JaguarWong's Blog

Posted on Aug 14th 2021 at 08:00:00 AM by (JaguarWong)
Posted under Classic Games, retro, nostalgia, ZX Spectrum, Surfing, Sport

The first REAL computer sport?

Back in May 2020 an article appeared, somewhat bizarrely, on the BBC Sport website about a 1985 videogame designed to teach people how to surf.

It was a fascinating piece that I'll link at the bottom and I thoroughly recommend you read, but with little interest in surfing my imagination was particularly captured, so much so that I tracked down and bought myself a complete copy of the game, by the game's bespoke controller; a plastic surfboard shrunk down to a size a little smaller than the original model of ZX Spectrum. This device was designed to sit on top of the rubber keys and claimed to offer the player scientifically developed 'realistic' movement.

It's a brilliantly bonkers concept, but how does it work? And is the game any good?

Well, perhaps unsurprisingly (especially if you've read the aforementioned article) the game has the air of being put together by someone who's never made entertainment software before. It's worrying enough when the loading splash screen looks to be comprised of the in game graphics which were, it should be said, very simple even by 1985 standards. But furthermore, once loaded, you're immediately presented with the questions "Choose your board 1-5?" and "Gear Selection 1..5", the latter of which inexplicably requires you to enter more than one number and then, for some reason, enter an "X" to move to the next screen.

This is a menu system that is entirely impossible to navigate without constant reference to the game manual, and once you're in-game things only slightly improve.

First up, you have to plod up and down the beach as you choose the best time and place to paddle out... or risk being washed back the way you came. How far you paddle is a variable, as is when to mount, how to turn, how to re-mount... and all this is must be achieved while watching an energy bar that constantly depletes, and is impossible to refill.

On the underside of the game's 19cm surfboard controller are a central pivot, and several little nubs around the edge that press down onto certain keys. Placing a hand on the board, you press in the various areas, relative to where you would press with your feet when real-world surfing, to perform turns, dip the nose over waves, and replicate other surfing moves that I have little knowledge of... I think you can even "hang ten".

Or so the manual says.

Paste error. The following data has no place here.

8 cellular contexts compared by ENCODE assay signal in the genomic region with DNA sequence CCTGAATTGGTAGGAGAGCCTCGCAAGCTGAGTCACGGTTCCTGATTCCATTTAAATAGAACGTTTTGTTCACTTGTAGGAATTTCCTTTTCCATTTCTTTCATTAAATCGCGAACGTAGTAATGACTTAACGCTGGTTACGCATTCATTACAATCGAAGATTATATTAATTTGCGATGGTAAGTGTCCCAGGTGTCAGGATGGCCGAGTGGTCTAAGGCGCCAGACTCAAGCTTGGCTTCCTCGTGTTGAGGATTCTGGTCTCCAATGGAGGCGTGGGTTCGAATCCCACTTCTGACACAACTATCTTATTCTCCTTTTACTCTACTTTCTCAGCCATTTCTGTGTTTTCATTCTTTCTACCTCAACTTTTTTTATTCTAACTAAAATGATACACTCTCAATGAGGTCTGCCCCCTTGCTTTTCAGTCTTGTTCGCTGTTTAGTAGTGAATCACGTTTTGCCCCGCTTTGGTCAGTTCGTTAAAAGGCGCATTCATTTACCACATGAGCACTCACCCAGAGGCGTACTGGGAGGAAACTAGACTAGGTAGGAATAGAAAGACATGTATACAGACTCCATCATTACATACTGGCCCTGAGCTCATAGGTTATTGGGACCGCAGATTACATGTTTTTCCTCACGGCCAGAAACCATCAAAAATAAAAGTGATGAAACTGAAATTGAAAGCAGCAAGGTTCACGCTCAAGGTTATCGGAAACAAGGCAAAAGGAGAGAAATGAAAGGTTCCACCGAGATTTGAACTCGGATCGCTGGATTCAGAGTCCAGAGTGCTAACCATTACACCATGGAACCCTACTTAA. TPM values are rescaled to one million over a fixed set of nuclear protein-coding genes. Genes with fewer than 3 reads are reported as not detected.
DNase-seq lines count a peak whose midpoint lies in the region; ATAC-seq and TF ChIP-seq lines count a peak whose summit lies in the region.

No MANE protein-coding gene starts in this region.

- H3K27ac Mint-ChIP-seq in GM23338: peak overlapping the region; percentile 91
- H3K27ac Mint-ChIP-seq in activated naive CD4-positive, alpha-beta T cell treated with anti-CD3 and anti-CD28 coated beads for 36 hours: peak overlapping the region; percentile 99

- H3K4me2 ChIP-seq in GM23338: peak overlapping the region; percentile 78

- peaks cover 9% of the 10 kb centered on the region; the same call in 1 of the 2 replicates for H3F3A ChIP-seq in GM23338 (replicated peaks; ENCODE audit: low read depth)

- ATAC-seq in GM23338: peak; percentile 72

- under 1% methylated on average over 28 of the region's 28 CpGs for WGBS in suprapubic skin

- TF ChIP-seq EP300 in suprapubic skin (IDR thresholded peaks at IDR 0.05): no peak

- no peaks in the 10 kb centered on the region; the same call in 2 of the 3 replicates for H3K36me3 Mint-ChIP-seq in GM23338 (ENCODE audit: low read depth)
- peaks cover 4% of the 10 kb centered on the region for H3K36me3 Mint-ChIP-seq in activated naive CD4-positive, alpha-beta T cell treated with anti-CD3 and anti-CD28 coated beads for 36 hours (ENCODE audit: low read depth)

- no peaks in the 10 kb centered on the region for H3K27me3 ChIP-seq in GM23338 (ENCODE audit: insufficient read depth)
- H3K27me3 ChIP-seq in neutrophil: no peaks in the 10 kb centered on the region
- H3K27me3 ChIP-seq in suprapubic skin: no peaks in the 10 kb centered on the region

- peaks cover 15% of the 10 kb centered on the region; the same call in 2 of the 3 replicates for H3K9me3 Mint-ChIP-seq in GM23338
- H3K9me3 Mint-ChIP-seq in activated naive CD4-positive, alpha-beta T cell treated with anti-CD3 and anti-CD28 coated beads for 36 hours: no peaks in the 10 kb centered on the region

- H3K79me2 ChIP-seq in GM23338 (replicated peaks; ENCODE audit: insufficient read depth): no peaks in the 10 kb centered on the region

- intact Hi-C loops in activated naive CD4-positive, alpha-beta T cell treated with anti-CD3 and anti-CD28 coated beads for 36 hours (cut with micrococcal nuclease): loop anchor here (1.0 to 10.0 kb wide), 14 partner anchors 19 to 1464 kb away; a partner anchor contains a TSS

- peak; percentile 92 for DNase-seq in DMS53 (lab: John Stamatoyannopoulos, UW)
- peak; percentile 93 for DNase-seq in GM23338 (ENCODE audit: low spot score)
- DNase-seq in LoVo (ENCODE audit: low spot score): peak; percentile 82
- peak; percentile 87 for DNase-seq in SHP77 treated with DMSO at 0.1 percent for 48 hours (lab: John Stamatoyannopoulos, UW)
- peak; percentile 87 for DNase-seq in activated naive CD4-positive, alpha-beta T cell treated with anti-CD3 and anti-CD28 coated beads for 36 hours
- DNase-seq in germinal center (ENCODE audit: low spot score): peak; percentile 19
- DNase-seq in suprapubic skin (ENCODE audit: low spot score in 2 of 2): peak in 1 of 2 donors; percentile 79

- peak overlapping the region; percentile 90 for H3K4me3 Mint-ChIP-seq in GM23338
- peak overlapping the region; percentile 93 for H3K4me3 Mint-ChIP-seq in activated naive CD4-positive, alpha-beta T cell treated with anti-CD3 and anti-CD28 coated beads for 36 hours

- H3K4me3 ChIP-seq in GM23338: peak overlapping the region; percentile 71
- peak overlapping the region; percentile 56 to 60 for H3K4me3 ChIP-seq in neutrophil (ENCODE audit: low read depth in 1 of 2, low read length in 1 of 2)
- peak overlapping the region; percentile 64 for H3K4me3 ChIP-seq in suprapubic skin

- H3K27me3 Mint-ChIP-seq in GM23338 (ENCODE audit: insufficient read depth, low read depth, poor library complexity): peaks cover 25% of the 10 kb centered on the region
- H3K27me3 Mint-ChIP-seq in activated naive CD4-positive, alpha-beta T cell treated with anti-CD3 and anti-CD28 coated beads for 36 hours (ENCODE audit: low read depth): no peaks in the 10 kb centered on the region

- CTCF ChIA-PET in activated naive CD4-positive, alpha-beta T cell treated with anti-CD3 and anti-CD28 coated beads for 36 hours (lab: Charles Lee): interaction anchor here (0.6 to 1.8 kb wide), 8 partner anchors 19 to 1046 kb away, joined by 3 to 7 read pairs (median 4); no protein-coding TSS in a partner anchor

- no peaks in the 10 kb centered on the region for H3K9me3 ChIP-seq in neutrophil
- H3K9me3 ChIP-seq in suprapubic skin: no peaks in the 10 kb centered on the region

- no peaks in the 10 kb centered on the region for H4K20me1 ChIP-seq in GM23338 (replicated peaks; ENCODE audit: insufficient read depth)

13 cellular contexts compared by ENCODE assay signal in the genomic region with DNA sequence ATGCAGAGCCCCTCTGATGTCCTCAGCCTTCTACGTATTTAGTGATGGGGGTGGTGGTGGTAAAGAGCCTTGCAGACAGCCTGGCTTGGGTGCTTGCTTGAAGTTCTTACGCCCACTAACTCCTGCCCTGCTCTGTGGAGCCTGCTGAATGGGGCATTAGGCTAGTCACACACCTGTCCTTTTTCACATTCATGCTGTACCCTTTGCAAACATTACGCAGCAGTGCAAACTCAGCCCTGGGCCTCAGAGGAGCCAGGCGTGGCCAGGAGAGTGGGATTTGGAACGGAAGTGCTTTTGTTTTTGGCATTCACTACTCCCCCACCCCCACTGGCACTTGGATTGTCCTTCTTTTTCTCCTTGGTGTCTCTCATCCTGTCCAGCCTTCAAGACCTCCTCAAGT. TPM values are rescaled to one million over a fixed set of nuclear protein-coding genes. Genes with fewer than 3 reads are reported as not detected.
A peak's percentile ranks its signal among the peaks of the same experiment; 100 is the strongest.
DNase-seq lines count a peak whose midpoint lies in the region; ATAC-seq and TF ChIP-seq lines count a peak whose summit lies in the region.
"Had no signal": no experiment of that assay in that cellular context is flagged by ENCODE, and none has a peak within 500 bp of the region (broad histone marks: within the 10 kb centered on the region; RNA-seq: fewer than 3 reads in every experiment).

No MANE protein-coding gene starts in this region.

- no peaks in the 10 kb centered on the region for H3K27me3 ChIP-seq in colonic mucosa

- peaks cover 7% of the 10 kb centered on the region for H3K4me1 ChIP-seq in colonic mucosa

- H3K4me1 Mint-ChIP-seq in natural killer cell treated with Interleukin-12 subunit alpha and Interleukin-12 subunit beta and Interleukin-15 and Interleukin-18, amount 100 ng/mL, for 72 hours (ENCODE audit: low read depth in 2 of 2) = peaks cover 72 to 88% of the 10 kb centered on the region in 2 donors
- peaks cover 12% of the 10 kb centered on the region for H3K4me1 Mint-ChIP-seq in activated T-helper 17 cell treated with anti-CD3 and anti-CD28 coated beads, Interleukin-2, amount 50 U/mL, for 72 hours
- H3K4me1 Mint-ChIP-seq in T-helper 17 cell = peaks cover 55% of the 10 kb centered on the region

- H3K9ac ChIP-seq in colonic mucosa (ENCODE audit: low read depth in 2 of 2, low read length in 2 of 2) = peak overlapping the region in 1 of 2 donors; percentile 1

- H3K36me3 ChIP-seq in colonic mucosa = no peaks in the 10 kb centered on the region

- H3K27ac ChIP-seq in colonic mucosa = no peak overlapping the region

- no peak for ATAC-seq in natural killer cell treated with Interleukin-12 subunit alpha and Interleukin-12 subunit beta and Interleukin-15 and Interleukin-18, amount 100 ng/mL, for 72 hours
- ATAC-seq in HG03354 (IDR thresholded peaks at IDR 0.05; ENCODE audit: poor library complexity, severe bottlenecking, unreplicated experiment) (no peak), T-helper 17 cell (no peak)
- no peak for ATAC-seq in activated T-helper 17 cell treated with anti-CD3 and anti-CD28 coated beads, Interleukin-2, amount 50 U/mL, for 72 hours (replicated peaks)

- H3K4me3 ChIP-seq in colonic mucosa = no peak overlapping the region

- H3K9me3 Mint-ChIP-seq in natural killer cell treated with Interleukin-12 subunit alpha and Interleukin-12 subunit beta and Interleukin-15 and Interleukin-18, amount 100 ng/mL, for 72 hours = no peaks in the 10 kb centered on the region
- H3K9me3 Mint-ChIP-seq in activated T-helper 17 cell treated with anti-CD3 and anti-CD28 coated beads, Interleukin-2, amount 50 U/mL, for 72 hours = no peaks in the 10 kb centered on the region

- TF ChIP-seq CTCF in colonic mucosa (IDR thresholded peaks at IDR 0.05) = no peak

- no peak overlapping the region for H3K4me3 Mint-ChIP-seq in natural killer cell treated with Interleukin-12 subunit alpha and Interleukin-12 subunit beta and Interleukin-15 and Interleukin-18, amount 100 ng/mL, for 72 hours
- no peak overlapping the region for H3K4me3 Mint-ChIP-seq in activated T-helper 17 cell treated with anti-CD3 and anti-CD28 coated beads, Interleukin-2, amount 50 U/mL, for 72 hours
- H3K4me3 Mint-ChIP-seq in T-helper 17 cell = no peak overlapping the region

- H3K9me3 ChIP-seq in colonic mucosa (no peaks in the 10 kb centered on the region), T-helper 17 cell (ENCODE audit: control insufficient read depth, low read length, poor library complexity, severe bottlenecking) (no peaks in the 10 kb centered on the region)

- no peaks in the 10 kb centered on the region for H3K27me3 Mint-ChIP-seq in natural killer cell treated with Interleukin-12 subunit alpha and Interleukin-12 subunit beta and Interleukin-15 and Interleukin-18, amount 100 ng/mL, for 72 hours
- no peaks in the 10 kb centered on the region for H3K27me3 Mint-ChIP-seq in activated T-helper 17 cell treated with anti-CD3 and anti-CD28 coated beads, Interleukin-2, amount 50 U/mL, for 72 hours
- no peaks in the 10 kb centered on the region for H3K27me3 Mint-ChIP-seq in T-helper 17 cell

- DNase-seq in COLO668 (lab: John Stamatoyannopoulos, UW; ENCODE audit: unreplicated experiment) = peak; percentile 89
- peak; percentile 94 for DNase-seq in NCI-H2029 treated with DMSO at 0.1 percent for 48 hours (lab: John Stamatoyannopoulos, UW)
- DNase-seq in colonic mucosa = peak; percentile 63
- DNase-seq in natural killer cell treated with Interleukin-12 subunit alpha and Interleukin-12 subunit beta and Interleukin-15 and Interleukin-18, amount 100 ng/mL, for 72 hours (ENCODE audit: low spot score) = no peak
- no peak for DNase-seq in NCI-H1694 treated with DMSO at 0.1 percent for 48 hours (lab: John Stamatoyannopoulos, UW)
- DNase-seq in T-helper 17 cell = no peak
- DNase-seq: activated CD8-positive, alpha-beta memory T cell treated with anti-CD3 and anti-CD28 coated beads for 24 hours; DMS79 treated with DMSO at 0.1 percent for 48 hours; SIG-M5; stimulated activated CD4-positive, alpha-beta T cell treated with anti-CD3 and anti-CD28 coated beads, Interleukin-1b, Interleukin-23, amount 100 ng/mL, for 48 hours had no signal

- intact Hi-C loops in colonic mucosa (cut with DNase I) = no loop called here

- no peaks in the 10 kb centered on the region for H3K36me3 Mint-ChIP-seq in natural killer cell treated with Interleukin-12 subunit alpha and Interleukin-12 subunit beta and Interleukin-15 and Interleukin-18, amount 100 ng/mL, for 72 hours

Everything about Surf Champ is compulsively dedicated to 'real' surfing accuracy which makes it, as a video game, arcane in the extreme. Such is the extent of its complexity and nuance that simply getting up on the board and floating straight back to the beach feels like a genuine achievement. But, as frustrating as this can be, it also brings a compulsion to try again, to be better, to learn.

And isn't that how it should be?

Gaming today gives us on-the-fly tutorial modes, hand holding, and context sensitive buttons that have us parkouring across the world's rooftops with little more effort than is required to change the TV channel. It shouldn't be a surprise that playing Surf Champ in direct juxtaposition to this feels initially tortuous.

The box proudly states that this is 'The first REAL computer sport' and that it is 'The game that teaches you to surf' and while these claims may be a little fanciful, it is a game that certainly puts failure and success entirely in the hands of the player, or, perhaps more accurately, the student.

There are accounts, in that BBC Sport article, of actual surfers at the time sitting in front of Surf Champ and picking it up instantly. The endorsements were resounding and efforts made to recreate the experience had apparently paid off. However, Surf Champ's goal is to be a 'learn to surf' simulator and, as a beginner, on a real wave, getting up on the board and floating straight back to the beach would be an achievement too, wouldn't it?

And if you failed you'd get up and try again, right? And you'd get frustrated about how hard it was, and you'd want to smash your surfboard and throw the pieces across the room beach. Wouldn't you?

So, in recreating this experience, Surf Champ must be a good game, right?

Well, ultimately, no, it isn't. It's not user friendly, it's graphics have no character, the sound is borderline non-existent, and the menu's are unintelligible.

What Surf Champ is, is an ambitious, creative, unique, and fascinatingly original failure.
And, to me at least, that's a far greater achievement than merely being a 'good game'.


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